Historic Resource Surveys

The foundation of a successful preservation program is an understanding of the location, distribution, and significance of historic and cultural resources, which include buildings, sites and/or landscapes. This understanding is achieved through the historic and cultural resource survey process. In addition to identifying important individual historic or cultural resources and potential districts, a survey can help identify buildings that qualify for local or national preservation incentives or inform the development of new projects that protect the integrity of designated properties.

The following surveys are available for online view and download.

2016 (Commercial and Non-Residential)

The Commercial Survey is an update to the initial citywide survey and focused on commercial, institutional, and industrial structures built before 1975. The project was completed in the fall of 2016.

2008 (Multi-Family)

The Multi-Family Survey, adopted in 2008, summarizes the findings of a citywide historic resource survey of multi-family housing within the R2, R3, and R4 zoning districts built before 1961. The survey reviewed approximately 2,160 properties, some of which were previously surveyed in the initial citywide survey adopted in 1987.

1987 (Citywide)

The City’s first Historic Resources Survey was adopted in 1987. The survey reviewed approximately 1,750 properties built before 1942. Of these properties, 118 were compiled into the City’s official historic resources inventory.

Frequently Asked Questions

Do surveys focus just on buildings?

Buildings are just one focus of surveys. Historic and cultural resources can be individual buildings and structures, or groups of properties that form districts or cultural landscapes, as well as objects, archeological resources, works of art, or flora such as trees.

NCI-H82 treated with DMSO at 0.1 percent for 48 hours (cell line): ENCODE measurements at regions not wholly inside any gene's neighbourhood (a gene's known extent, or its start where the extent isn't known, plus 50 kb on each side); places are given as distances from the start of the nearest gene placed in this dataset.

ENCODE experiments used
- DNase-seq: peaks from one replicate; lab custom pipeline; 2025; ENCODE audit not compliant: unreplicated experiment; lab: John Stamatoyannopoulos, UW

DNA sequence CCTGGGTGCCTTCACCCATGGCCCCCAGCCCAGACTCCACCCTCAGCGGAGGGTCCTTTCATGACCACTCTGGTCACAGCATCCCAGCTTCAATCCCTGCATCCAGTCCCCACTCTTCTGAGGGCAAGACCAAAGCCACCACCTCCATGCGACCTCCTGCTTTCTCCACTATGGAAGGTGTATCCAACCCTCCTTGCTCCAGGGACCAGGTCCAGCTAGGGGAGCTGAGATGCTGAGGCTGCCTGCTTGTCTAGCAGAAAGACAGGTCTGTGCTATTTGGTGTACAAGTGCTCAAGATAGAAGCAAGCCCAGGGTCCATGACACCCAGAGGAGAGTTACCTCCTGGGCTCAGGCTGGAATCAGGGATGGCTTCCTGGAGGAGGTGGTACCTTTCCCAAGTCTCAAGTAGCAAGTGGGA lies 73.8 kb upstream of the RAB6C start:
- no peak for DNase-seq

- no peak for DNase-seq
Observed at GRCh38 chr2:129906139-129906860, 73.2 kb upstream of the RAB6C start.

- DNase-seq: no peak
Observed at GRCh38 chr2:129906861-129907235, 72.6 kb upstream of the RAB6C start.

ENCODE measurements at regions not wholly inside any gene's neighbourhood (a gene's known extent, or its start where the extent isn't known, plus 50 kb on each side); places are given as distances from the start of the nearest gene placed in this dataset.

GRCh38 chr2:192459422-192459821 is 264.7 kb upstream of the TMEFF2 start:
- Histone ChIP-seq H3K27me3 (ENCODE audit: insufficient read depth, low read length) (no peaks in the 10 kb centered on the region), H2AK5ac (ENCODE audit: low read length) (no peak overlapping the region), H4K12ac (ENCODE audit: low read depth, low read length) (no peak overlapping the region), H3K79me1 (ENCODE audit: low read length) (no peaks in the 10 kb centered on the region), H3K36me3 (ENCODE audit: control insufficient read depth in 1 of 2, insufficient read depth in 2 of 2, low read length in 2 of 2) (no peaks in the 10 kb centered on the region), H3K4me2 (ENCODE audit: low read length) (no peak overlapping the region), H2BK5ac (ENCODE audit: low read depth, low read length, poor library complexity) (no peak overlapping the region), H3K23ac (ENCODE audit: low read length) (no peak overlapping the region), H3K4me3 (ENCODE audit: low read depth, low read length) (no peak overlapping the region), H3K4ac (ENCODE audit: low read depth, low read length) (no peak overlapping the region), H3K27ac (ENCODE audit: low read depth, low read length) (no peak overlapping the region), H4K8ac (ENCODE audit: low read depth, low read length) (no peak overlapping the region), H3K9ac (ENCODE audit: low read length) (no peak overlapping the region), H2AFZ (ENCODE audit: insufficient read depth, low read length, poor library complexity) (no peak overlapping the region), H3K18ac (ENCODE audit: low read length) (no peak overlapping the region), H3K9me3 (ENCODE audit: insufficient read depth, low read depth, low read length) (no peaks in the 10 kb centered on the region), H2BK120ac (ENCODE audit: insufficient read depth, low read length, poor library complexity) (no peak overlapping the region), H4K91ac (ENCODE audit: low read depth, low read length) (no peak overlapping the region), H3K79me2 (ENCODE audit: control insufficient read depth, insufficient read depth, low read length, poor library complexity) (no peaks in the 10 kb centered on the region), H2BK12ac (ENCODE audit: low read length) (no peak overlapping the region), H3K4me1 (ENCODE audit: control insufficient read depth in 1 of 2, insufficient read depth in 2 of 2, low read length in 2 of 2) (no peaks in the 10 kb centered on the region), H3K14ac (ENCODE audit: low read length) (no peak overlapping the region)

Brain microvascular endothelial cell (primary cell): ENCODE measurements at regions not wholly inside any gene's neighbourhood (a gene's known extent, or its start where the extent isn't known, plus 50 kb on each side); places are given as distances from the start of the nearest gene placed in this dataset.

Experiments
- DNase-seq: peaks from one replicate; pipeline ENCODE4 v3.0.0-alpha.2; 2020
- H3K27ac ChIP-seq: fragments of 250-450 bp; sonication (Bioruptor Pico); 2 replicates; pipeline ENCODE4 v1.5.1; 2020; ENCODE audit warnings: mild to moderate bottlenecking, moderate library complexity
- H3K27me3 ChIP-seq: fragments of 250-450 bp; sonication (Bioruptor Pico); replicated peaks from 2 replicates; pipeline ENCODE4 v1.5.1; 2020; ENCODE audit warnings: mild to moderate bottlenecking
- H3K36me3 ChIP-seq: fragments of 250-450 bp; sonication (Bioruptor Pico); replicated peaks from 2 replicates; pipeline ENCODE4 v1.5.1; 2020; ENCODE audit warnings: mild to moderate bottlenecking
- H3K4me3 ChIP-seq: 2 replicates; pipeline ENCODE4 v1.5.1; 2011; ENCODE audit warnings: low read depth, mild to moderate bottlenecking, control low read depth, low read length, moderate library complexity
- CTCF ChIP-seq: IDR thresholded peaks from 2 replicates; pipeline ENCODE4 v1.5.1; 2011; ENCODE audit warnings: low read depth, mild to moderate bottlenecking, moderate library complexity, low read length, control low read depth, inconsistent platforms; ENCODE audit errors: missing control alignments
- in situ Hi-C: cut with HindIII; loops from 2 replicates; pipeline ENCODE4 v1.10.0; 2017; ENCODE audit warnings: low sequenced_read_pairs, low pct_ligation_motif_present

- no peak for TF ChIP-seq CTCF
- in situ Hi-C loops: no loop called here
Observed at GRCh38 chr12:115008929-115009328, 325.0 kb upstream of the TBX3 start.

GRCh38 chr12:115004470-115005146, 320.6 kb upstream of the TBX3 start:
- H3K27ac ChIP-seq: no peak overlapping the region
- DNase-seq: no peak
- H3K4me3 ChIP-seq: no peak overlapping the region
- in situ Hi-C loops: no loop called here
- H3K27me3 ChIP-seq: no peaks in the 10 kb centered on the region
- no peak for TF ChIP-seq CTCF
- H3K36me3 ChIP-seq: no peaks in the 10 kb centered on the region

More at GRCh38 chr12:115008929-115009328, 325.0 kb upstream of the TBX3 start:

How old does a building have to be in order to be surveyed?

Generally, surveys investigate buildings that were constructed more than 50 years ago. However, certain buildings from the more recent past can also be included in a survey if they feature outstanding architecture, craftsmanship, or materials, or if they are closely associated with a recent significant event.

What types of surveys are there?

There are two types of historic resource surveys: Reconnaissance and Intensive. Reconnaissance surveys, aka windshield survey, document the physical qualities of the property, but make no formal evaluation as to a building’s significance, integrity, or eligibility to local, state, or national registers. An Intensive survey requires more intensive research and documentation of a property, and most significantly, results in the evaluation of a property’s eligibility for local, California, or National listing. Evaluation can apply either to individual properties or to properties within the context of a historic district. In general, surveys usually begin at the Reconnaissance level. After additional research and identification of property types, a smaller number of properties are selected for time-and-research-heavy Intensive surveys.